Hueys in the sun!!

It’s a sight we don’t see very often these days, a four ship formation of Hueys, and will see even less of once NH-90 starts to come online at the end of the year…

We heard the familiar thwokka- thwokka approaching and ran outside – fortunately the camera was to hand as it always is when the twins are here – to choruses of “…hewicoppa, hewicoppa…” I snapped blindly into the sun and got one frame that caught all four…

I’ve got many hours in the back and memories of the venerable Huey and will be sad to see the last one depart our skies in a few years. They have been the mainstay of our tactical rotary wing capability for 45 years and pulled off some amazing feats…

I was on exercise in Malaysia in 1985, harboured up on one of the steep-as razorback ridges with massive trees reaching high into the sky. Late one afternoon, the company medic was drying his blistered feet by an open fire (you know how it goes: one rule for company HQ and another for the troops!!). Knowing he was due to go for a helo ride the following morning, he thought that he would be proactive and remove the gas canister from his cooker (gas canister are considered dangerous air cargo once the seal is broken and the Air Force is zealous in jettisoning such risks to the aircraft – nothing quite like seeing your pack spiraling into the jungle from a couple of thousand feet). Trouble is, said medic hadn’t quite joined the dots between the open fire he was drying his feet by and the highly flammable nature of th contents of the cylinder.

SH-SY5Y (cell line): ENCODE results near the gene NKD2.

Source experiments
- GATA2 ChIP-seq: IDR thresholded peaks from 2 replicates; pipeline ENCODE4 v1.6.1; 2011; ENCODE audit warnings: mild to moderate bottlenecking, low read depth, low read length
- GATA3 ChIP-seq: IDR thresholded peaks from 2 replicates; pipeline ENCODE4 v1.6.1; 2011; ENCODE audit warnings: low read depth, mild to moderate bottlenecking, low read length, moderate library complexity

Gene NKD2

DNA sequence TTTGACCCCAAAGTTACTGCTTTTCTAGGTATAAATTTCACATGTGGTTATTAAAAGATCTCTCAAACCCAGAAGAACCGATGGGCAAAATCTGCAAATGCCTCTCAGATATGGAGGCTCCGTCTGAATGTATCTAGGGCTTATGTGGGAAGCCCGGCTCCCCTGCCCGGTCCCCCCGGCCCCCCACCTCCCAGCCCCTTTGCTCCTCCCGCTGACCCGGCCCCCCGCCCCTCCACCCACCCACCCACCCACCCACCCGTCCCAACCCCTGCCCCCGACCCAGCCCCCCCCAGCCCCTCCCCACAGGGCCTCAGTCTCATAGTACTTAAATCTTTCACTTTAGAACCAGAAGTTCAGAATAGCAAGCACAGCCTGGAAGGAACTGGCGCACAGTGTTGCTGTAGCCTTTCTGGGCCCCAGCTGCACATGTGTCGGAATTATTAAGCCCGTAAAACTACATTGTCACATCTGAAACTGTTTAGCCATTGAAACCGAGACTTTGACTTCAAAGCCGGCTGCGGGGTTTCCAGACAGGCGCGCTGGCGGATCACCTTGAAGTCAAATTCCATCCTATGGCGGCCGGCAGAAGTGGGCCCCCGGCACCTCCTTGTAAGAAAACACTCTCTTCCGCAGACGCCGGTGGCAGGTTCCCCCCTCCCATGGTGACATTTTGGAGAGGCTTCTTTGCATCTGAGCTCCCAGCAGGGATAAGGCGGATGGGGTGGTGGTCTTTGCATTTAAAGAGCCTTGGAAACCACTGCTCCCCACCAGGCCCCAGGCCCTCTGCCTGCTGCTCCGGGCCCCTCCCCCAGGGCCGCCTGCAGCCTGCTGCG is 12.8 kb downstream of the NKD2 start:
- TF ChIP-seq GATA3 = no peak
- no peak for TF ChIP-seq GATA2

The inevitable happened: the gas from the cylinder as he removed it sprayed all over his feet and into the fire. In seconds he had literally roasted the flesh from both feet. Fortunately our CSM was an old soldier, former SAS and had spent his youth in South East Asian holiday spots like Borneo and South Vietnam – he was able to dose the medic up with morphine and dress the burns as the sigs called in a dust-off. When the Huey came in, it wasn’t able to drop the stretcher through the canopy. With the light fading and serious doubts as to the medic’s ability to last the night without hospital treatment – he was well into shock by this time – word was spread for everyone to get int heir pits and keep their heads down.

Robert Mason’s Chickenhawk had only been released the year before and was pretty much compulsory reading for soldiers at the time – in it he described the construction of the Huey’s rotor and how on occasion, it would be used to open up a tight LZ in emergencies. That’s exactly what happened in this instance: the Huey pulled back, dropped down a few metres and just drove into the trees. We, who all had our cameras ready, were suddenly burrowing into the bottom of our pits trying to make them deeper, as head-sized hunks of mahogany slammed into the ground all around us…the winch came down, the medic was strapped into the stretcher and lifted out, just as the sun disappeared…onya, 141 Flight RNZAF – we always knew you’d come for us when the brown stuff hits the spinny-round thing…

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